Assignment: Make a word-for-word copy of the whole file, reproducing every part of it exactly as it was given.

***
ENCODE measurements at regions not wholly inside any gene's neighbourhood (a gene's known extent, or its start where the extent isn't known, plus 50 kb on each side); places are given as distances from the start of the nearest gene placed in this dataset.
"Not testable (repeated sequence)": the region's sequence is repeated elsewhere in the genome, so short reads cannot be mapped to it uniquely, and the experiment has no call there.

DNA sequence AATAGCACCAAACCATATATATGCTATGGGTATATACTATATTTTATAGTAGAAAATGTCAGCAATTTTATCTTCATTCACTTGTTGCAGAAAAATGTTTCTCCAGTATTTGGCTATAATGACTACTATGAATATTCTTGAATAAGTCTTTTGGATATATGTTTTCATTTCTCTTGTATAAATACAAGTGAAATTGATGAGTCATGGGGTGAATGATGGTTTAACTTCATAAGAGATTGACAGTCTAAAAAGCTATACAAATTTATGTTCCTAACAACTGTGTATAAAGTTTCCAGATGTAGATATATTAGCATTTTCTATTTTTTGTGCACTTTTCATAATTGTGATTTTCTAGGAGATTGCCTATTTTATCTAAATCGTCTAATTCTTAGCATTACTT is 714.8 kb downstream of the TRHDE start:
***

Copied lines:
ENCODE measurements at regions not wholly inside any gene's neighbourhood (a gene's known extent, or its start where the extent isn't known, plus 50 kb on each side); places are given as distances from the start of the nearest gene placed in this dataset.
"Not testable (repeated sequence)": the region's sequence is repeated elsewhere in the genome, so short reads cannot be mapped to it uniquely, and the experiment has no call there.

DNA sequence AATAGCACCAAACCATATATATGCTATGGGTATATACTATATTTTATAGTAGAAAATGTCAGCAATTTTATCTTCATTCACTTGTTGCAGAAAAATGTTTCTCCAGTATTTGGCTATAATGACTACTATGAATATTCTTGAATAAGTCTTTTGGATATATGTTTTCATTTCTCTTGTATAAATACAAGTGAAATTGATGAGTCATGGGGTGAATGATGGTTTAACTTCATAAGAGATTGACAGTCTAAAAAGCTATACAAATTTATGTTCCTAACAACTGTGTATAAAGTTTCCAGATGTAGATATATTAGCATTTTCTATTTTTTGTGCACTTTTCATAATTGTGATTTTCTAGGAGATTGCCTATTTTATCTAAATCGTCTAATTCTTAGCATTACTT is 714.8 kb downstream of the TRHDE start: